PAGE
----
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Pinpointing a Low Back Pain Problem

Five is an unlucky number for many people with spondylolysis (spon-dee-low-LYE-sis), because this condition—a weakness or stress fracture of a spinal bone—is most often found near the fifth lumbar vertebra in the lower back. It may, however, occur in other lumbar vertebrae, as well as in the chest area.

Low Back Pain

Spondylolysis is often caused by overuse, especially in such sports as weightlifting, football and gymnastics that typically stress the lower spine.  Or, a person can be genetically predisposed to developing spondylolysis, having been born with thinner-than-average vertebral bone more prone to fracture. 

Spondylolysis can cause considerable discomfort, although many people show x-ray evidence of the condition but feel no pain.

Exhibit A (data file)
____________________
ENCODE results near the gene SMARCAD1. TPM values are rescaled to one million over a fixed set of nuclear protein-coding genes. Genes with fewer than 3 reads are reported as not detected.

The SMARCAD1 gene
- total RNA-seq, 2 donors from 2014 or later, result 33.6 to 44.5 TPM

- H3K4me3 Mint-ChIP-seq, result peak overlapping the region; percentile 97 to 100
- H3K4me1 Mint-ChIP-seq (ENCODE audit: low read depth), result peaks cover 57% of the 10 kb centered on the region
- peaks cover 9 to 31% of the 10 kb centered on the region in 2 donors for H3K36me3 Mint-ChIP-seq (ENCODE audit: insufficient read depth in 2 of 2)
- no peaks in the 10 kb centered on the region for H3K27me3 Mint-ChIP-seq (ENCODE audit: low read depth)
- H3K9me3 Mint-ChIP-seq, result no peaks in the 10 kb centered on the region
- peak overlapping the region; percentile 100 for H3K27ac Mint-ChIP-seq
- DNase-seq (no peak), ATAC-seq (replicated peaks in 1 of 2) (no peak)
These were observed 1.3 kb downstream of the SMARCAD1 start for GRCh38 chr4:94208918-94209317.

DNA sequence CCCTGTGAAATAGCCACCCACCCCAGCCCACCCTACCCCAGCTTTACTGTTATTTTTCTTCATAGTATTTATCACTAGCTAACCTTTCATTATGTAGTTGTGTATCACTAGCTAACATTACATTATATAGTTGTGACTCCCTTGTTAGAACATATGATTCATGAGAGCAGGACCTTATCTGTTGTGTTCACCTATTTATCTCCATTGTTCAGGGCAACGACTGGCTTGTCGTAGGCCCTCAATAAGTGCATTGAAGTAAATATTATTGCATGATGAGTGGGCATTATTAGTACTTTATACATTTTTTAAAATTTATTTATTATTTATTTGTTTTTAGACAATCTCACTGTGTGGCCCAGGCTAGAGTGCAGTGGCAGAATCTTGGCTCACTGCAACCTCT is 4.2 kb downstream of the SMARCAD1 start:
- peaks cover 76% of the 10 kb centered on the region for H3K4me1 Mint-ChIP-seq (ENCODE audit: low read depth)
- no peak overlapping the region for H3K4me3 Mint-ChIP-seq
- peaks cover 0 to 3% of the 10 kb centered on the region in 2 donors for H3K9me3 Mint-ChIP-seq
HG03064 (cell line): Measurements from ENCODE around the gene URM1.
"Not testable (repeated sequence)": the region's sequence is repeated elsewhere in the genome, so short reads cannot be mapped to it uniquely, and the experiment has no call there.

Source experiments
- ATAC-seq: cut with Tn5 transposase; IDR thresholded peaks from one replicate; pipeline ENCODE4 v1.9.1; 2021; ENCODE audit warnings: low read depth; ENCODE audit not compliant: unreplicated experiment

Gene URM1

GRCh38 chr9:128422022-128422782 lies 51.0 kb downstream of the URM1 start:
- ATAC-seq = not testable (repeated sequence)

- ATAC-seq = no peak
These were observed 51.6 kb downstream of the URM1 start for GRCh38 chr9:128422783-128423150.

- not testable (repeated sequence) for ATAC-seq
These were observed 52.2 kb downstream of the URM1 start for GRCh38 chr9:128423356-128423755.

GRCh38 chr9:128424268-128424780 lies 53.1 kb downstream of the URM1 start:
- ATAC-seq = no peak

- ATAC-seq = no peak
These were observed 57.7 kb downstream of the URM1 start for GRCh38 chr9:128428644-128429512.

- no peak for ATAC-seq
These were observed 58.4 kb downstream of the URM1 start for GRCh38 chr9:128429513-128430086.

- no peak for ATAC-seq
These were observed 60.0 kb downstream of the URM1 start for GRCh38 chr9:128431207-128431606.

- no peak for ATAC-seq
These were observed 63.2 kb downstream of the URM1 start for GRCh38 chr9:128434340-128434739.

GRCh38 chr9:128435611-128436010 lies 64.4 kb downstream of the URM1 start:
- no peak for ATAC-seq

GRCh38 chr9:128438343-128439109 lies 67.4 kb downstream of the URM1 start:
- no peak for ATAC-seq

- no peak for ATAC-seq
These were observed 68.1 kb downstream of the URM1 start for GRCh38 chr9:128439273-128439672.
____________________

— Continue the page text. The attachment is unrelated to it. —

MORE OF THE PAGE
Once a diagnosis has been confirmed, many conservative measures can be employed to help you heal. If the condition is related to sports, for example, you need to take a hiatus from participation. In general, rest can be useful, but not so much that your back muscles become weak.
Other treatments include:

 
learning and utilizing proper posture and spinal alignment

• walking, sitting and lifting in ways that minimize lower back strain

• temporarily wearing a back brace

• taking medication as necessary to relieve inflammation and pain (prescription or over-the-counter, such as acetaminophen or ibuprofen)


When these strategies are not enough, other options such as steroid injections or surgery are available, as well.
Strengthening and controlling your back muscles and abdominal muscles often alleviates discomfort from spondylolysis.

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